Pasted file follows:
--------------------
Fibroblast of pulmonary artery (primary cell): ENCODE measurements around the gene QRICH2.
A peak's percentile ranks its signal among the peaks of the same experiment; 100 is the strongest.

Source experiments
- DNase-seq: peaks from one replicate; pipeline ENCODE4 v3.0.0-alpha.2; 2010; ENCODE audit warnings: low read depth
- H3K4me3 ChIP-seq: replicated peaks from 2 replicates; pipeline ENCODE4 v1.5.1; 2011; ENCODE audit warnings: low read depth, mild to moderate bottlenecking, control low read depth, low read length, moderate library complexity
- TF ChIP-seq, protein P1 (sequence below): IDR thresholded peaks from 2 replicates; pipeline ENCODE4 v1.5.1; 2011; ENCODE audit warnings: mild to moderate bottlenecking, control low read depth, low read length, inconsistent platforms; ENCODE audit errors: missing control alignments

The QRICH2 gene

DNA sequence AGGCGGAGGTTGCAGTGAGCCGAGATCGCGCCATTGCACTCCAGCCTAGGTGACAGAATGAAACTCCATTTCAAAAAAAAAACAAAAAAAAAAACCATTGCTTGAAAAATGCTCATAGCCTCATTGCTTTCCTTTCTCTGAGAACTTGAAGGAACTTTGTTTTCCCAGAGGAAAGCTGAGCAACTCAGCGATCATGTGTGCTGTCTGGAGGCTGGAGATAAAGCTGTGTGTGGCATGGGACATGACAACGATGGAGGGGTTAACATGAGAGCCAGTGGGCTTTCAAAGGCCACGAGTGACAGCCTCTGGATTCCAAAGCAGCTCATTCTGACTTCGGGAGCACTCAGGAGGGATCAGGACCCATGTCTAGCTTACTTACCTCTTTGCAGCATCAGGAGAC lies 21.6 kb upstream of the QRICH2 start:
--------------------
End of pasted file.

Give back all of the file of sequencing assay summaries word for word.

Fibroblast of pulmonary artery (primary cell): ENCODE measurements around the gene QRICH2.
A peak's percentile ranks its signal among the peaks of the same experiment; 100 is the strongest.

Source experiments
- DNase-seq: peaks from one replicate; pipeline ENCODE4 v3.0.0-alpha.2; 2010; ENCODE audit warnings: low read depth
- H3K4me3 ChIP-seq: replicated peaks from 2 replicates; pipeline ENCODE4 v1.5.1; 2011; ENCODE audit warnings: low read depth, mild to moderate bottlenecking, control low read depth, low read length, moderate library complexity
- TF ChIP-seq, protein P1 (sequence below): IDR thresholded peaks from 2 replicates; pipeline ENCODE4 v1.5.1; 2011; ENCODE audit warnings: mild to moderate bottlenecking, control low read depth, low read length, inconsistent platforms; ENCODE audit errors: missing control alignments

The QRICH2 gene

DNA sequence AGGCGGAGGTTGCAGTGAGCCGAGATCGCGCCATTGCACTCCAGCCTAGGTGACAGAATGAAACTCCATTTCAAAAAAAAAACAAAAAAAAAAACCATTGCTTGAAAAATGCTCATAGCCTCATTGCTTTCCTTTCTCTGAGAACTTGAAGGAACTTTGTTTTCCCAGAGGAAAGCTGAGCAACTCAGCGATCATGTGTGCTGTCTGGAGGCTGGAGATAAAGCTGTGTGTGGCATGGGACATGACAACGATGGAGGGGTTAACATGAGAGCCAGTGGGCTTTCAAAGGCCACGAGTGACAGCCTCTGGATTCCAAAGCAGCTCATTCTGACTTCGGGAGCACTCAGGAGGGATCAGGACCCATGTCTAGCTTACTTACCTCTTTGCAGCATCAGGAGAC lies 21.6 kb upstream of the QRICH2 start: